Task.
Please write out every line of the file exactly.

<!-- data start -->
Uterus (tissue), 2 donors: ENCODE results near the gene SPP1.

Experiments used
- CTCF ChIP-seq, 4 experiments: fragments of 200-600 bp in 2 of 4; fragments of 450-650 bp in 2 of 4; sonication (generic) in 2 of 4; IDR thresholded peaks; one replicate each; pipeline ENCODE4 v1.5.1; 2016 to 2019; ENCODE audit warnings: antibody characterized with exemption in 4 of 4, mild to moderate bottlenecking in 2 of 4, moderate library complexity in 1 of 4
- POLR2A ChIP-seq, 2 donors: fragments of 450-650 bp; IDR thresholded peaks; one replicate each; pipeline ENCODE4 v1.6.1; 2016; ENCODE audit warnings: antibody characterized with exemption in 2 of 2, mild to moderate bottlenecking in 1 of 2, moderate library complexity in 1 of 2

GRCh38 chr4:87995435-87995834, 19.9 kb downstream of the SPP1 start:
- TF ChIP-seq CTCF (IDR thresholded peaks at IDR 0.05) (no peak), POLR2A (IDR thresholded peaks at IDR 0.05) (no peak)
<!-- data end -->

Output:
Uterus (tissue), 2 donors: ENCODE results near the gene SPP1.

Experiments used
- CTCF ChIP-seq, 4 experiments: fragments of 200-600 bp in 2 of 4; fragments of 450-650 bp in 2 of 4; sonication (generic) in 2 of 4; IDR thresholded peaks; one replicate each; pipeline ENCODE4 v1.5.1; 2016 to 2019; ENCODE audit warnings: antibody characterized with exemption in 4 of 4, mild to moderate bottlenecking in 2 of 4, moderate library complexity in 1 of 4
- POLR2A ChIP-seq, 2 donors: fragments of 450-650 bp; IDR thresholded peaks; one replicate each; pipeline ENCODE4 v1.6.1; 2016; ENCODE audit warnings: antibody characterized with exemption in 2 of 2, mild to moderate bottlenecking in 1 of 2, moderate library complexity in 1 of 2

GRCh38 chr4:87995435-87995834, 19.9 kb downstream of the SPP1 start:
- TF ChIP-seq CTCF (IDR thresholded peaks at IDR 0.05) (no peak), POLR2A (IDR thresholded peaks at IDR 0.05) (no peak)